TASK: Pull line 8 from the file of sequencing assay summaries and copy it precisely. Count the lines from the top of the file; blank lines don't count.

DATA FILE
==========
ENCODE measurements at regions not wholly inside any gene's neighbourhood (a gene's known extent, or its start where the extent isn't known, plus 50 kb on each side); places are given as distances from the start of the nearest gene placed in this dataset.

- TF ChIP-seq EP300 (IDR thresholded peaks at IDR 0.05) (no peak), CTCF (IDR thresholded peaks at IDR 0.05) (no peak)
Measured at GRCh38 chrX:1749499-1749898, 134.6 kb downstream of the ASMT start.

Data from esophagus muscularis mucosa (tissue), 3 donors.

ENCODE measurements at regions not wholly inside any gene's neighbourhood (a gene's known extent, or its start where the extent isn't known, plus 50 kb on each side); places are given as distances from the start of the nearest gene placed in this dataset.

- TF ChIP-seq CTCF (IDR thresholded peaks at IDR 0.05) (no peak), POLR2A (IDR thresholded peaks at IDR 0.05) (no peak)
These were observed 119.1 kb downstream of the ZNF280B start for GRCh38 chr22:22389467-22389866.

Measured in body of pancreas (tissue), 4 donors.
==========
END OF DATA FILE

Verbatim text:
Measured in body of pancreas (tissue), 4 donors.